PROVIDENCE, R.I. [Brown University] — First there was the COVID-19 lockdown. Then another year of the pandemic in 2021, followed by a scaled-down event on College Hill last year. But on March 17, medical students resumed the tradition of celebrating Match Day in their home building surrounded friends, family members and mentors.
It was the Match Day they deserved, said Dean of Medicine and Biological Sciences Mukesh Jain, especially as it fell during the during the 50th anniversary of medical education at Brown. The 2023 Match Day celebration was held in the Warren Alpert Medical School in Providence’s Jewelry District, with live music, a lavish luncheon spread and three floors’ worth of space for hundreds of people to gather as medical students learned their destiny.
For medical students graduating this spring, Match Day is the culmination of four demanding years of rotations and classes, followed by a nine-month application and interview process.
At precisely noon, after a cacophony of voices counted down from 10 and multicolored balloons cascaded from the ceiling, Brown medical student Benjamin Gallo Marin, from Nicaragua, was among the thousands of medical students across the country who tore open red envelopes containing Match documents. His mother and grandmother, who’d flown in from Nicaragua and Costa Rica, respectively, stood frozen in front of him.
Slowly, a smile spread across Gallo Marin’s face and stayed there. He showed the paper to his family, and his mother’s face filled with emotion. “Stanford Health Care,” it read (Memorial Sloan-Kettering for his transitional year): Gallo Marin’s first choice. He had applied to 76 dermatology residency programs, and another 20 for the preliminary year, which is like an internship for dermatology residents.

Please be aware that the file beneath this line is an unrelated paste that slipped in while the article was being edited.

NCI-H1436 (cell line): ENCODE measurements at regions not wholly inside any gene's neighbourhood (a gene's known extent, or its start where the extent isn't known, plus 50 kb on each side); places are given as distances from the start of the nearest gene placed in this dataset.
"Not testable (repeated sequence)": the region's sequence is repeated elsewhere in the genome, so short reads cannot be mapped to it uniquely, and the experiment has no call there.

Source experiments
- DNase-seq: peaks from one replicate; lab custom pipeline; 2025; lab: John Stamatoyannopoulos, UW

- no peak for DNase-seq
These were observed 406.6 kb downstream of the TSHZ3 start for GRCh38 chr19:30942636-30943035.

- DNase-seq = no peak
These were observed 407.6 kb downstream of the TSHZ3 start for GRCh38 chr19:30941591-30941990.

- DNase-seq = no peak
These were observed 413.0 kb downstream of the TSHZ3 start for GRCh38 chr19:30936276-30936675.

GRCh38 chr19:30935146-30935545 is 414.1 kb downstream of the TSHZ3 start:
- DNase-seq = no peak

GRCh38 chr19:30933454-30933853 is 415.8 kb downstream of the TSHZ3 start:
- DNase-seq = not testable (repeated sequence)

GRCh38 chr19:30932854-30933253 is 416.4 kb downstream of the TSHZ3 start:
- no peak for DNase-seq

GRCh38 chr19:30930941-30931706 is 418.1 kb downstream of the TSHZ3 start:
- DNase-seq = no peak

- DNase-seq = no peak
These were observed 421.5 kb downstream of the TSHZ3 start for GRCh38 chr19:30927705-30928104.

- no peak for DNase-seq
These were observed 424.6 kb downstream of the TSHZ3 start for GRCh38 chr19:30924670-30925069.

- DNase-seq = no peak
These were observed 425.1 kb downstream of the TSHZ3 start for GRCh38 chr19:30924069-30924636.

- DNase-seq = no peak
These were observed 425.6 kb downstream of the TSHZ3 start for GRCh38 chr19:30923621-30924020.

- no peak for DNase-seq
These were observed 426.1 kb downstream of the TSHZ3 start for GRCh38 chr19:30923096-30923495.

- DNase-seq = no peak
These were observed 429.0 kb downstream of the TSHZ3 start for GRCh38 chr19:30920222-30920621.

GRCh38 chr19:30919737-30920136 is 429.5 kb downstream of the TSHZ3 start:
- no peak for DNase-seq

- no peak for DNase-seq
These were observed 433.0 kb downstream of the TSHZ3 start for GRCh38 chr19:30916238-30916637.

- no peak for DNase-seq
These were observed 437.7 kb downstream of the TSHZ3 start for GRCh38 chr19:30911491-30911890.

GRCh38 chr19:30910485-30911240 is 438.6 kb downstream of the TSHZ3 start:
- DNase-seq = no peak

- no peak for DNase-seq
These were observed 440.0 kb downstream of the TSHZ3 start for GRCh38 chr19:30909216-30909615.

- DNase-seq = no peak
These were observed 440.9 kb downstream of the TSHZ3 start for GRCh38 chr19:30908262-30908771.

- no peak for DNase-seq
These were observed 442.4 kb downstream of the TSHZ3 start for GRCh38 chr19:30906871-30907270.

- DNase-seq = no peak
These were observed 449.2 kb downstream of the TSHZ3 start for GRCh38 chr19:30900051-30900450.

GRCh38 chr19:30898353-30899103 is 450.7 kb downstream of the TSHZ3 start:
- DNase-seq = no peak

“Stanford,” he repeated, letting it sink in.
Gallo Marin praised the quality of mentorship and the atmosphere of support at Brown, from the career services staff to the dermatology program. When it came time to build his rank list, he was struck by the authenticity of his dermatology mentors, especially Dr. Leslie Robinson-Bostom, a professor of dermatology and the director of the dermatology elective.
“She showed such an honest interest in getting to know my values,” Gallo Marin said. “I think that interest in a mentee’s personal happiness isn’t always such a big component of a mentor relationship. … She also took the time to understand what I wanted and what would be best for me.”
The thrill and anguish of match-making
Medical students typically apply to at least 12 residency programs —even four times that many — and may spend the year interviewing at 10 or 20 institutions. Then they rank their top choices based on program type and career aspirations as well as geographical location. Gallo Marin, for example, was seeking a residency program that shared his enthusiasm for global health that would support his goal to bring scholarly innovations from the U.S. to Central America.